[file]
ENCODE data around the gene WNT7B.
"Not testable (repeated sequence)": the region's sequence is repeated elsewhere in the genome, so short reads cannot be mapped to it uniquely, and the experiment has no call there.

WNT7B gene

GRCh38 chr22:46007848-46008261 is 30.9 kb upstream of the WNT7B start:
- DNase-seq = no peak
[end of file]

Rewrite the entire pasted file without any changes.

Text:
ENCODE data around the gene WNT7B.
"Not testable (repeated sequence)": the region's sequence is repeated elsewhere in the genome, so short reads cannot be mapped to it uniquely, and the experiment has no call there.

WNT7B gene

GRCh38 chr22:46007848-46008261 is 30.9 kb upstream of the WNT7B start:
- DNase-seq = no peak